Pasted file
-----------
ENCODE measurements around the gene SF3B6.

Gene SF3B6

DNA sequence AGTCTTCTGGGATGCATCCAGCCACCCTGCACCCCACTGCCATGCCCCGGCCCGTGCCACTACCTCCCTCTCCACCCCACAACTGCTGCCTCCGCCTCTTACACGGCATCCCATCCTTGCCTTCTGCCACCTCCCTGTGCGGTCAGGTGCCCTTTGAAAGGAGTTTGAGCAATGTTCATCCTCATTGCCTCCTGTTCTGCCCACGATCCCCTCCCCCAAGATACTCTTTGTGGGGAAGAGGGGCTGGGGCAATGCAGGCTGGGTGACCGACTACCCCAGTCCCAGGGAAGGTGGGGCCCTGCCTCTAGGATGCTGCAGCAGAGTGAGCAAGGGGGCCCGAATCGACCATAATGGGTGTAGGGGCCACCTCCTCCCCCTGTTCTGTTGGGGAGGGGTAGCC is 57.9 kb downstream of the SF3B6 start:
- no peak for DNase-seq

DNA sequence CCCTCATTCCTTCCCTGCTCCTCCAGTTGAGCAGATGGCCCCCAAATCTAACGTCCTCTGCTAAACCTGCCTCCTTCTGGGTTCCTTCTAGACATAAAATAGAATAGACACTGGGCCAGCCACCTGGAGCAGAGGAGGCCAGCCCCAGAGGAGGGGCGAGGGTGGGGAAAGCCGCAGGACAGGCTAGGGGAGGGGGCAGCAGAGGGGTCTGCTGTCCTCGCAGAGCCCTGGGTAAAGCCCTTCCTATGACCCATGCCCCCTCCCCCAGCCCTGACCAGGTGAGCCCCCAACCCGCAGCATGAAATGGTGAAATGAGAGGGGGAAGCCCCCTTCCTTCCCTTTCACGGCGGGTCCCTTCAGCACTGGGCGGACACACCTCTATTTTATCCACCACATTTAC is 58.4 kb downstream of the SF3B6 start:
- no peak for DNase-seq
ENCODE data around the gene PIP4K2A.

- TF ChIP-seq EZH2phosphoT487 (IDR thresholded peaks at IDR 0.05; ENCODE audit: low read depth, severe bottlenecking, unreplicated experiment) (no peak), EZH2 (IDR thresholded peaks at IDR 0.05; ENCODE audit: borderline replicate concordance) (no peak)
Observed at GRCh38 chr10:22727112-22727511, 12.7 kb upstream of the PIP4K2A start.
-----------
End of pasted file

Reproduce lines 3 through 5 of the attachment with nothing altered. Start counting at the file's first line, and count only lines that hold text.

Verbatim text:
DNA sequence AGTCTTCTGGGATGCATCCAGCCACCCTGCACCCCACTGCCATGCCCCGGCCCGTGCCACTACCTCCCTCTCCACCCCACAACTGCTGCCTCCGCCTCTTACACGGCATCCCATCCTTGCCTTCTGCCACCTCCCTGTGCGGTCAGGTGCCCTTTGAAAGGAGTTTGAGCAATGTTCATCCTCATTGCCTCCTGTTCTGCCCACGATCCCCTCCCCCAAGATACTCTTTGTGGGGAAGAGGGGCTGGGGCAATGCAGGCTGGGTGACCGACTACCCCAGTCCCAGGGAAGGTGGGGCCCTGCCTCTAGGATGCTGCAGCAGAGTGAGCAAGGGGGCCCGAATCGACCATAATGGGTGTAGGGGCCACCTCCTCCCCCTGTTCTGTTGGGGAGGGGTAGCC is 57.9 kb downstream of the SF3B6 start:
- no peak for DNase-seq

DNA sequence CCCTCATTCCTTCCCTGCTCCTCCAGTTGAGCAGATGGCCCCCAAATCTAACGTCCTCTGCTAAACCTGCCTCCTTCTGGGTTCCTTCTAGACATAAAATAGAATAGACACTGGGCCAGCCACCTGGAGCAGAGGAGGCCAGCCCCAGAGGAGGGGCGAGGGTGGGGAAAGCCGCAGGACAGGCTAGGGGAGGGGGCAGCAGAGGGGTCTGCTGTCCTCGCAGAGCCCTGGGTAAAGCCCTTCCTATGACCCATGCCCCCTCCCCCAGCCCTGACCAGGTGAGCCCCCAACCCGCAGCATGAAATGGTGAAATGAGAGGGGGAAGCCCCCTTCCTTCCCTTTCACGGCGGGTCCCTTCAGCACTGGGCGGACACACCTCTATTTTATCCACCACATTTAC is 58.4 kb downstream of the SF3B6 start: